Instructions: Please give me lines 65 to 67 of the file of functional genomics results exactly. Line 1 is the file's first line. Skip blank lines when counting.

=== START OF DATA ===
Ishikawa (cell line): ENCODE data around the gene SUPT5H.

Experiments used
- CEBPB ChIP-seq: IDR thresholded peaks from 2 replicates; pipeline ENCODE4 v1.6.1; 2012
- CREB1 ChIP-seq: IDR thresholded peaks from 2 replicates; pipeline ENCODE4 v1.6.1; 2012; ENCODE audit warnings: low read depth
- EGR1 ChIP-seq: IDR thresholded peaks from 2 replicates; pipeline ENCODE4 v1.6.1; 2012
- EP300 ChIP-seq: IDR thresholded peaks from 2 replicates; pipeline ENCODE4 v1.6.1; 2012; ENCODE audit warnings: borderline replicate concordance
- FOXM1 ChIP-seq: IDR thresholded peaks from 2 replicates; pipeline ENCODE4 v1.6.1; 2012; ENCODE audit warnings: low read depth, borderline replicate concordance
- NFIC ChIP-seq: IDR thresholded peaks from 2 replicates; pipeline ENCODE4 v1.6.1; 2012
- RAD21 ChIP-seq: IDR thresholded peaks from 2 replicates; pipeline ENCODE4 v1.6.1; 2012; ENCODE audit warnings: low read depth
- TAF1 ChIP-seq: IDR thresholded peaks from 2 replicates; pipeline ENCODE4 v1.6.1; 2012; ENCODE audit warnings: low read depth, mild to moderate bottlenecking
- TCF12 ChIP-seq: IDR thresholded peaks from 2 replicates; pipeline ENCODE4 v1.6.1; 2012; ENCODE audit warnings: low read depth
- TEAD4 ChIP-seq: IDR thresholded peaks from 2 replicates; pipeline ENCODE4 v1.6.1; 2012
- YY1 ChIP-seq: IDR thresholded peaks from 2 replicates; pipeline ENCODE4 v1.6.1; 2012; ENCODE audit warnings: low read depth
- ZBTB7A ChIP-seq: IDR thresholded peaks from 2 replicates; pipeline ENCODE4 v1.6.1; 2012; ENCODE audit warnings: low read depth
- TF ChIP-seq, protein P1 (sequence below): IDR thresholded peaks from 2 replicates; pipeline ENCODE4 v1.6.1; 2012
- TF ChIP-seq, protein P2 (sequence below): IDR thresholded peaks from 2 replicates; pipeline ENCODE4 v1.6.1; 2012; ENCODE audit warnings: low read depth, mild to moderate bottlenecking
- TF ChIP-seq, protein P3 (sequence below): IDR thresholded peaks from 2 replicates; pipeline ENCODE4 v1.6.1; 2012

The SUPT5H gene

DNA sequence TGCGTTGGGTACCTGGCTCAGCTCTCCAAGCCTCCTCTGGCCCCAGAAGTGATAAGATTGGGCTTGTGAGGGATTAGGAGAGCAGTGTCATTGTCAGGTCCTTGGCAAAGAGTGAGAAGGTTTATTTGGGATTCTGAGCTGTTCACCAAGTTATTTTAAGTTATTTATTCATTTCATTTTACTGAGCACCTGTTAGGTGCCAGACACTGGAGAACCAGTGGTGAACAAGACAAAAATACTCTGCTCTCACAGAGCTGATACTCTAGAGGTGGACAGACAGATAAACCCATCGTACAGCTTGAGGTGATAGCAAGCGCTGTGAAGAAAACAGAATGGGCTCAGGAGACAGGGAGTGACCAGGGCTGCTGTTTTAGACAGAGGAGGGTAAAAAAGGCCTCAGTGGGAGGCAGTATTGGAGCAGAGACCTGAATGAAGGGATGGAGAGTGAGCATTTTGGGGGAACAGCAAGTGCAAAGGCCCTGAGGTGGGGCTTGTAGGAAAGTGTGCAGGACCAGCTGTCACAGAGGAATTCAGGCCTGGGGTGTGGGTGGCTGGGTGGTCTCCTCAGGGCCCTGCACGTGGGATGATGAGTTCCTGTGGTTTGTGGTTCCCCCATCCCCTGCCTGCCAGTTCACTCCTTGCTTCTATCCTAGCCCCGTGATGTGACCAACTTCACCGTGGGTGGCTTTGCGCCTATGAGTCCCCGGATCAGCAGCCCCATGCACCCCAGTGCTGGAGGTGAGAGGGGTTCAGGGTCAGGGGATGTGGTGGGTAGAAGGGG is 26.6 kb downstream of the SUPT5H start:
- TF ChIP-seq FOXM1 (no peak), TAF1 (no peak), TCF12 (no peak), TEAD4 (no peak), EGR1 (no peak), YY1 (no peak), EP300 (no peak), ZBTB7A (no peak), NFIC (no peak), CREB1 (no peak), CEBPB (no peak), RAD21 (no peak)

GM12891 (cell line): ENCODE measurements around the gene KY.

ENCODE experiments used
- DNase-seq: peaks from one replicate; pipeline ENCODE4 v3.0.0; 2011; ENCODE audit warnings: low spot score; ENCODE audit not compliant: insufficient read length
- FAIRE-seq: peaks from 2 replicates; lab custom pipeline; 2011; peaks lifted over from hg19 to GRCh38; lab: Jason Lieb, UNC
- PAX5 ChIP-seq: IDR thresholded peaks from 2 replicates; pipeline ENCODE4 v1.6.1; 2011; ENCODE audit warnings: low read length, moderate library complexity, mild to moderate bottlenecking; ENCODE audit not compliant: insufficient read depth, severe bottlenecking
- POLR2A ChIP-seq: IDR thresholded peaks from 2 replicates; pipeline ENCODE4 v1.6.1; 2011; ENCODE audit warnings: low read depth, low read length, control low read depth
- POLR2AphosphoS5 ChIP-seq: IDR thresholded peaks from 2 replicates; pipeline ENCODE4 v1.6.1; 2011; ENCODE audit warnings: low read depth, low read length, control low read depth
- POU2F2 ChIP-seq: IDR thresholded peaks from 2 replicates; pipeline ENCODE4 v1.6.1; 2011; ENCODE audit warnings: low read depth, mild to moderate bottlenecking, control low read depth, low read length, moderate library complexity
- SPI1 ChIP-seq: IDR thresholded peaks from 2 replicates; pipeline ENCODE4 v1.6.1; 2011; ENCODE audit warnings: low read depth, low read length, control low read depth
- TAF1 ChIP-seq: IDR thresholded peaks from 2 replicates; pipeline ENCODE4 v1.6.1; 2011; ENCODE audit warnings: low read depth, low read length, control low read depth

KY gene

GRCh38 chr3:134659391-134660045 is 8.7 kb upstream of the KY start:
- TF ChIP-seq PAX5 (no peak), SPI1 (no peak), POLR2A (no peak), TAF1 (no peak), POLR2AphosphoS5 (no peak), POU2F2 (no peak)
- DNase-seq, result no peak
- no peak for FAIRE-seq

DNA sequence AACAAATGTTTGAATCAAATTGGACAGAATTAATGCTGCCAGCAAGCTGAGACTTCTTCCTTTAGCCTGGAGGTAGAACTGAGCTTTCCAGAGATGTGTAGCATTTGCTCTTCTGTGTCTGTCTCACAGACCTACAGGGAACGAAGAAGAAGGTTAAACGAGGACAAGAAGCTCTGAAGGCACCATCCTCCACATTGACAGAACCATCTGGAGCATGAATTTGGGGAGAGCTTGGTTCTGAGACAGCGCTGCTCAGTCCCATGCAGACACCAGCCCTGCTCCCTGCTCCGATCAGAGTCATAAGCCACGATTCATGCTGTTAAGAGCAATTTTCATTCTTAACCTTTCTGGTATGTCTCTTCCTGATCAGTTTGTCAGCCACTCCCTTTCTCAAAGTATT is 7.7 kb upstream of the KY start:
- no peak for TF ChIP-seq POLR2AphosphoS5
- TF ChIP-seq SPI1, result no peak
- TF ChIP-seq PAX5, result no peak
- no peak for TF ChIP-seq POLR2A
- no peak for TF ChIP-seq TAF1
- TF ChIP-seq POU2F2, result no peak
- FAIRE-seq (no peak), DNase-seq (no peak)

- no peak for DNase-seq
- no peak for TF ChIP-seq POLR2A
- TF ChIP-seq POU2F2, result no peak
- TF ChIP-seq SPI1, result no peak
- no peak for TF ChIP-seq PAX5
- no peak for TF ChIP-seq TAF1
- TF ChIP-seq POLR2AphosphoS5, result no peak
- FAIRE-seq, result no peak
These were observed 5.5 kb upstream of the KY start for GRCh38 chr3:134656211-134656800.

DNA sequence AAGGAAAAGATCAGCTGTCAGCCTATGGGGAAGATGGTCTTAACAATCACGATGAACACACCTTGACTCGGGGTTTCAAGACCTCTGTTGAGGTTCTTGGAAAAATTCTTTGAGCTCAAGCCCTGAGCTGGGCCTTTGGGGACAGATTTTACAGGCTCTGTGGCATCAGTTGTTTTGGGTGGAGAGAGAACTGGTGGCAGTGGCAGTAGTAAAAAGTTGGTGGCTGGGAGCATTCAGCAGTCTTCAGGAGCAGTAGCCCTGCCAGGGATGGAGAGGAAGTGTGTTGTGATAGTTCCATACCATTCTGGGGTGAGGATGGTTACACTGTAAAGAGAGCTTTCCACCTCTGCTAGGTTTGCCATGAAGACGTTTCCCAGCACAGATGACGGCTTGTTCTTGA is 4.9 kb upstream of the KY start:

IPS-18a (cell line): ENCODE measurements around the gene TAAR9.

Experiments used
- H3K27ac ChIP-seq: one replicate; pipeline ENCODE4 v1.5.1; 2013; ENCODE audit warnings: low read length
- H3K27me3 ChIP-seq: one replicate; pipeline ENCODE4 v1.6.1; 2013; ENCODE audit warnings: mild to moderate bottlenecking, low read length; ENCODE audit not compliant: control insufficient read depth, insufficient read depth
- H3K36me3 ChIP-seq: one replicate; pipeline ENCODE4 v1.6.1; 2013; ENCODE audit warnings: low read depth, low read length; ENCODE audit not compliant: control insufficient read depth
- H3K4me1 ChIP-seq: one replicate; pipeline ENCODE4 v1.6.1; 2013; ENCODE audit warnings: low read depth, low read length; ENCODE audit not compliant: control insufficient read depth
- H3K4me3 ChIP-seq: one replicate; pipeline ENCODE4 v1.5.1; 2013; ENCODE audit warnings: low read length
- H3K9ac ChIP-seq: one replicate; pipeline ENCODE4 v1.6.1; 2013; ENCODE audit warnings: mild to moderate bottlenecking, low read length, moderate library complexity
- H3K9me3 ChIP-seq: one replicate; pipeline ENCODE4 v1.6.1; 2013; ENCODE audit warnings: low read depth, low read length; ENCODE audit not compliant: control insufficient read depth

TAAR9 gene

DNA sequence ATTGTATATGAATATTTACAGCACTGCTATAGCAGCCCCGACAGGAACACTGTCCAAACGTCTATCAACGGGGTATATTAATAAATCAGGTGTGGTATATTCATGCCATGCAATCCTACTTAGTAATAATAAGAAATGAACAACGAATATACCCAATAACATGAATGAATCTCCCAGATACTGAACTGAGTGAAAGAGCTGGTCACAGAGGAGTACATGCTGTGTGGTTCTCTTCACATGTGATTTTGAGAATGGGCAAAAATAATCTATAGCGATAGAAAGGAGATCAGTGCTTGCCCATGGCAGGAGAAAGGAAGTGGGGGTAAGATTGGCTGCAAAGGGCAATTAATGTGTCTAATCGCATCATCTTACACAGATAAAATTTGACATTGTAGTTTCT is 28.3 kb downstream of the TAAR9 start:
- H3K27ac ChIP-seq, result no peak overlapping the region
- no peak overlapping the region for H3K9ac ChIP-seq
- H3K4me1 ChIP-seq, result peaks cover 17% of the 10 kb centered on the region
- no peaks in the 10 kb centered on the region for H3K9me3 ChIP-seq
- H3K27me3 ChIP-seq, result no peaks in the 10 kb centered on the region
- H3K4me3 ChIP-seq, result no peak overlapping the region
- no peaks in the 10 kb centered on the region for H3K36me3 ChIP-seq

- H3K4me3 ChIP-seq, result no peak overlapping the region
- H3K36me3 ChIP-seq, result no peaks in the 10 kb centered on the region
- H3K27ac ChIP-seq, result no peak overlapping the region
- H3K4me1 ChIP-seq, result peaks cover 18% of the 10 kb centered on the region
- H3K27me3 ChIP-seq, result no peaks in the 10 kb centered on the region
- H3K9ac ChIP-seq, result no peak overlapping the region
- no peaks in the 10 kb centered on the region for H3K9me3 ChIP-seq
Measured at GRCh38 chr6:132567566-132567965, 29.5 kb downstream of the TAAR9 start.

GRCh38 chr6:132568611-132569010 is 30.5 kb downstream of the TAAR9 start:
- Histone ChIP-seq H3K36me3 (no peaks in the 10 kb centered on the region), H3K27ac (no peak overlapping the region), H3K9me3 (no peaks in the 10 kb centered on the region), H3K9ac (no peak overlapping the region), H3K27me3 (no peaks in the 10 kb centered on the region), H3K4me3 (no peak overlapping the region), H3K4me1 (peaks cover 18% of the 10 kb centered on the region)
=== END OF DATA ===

- H3K27ac ChIP-seq, result no peak overlapping the region
- no peak overlapping the region for H3K9ac ChIP-seq
- H3K4me1 ChIP-seq, result peaks cover 17% of the 10 kb centered on the region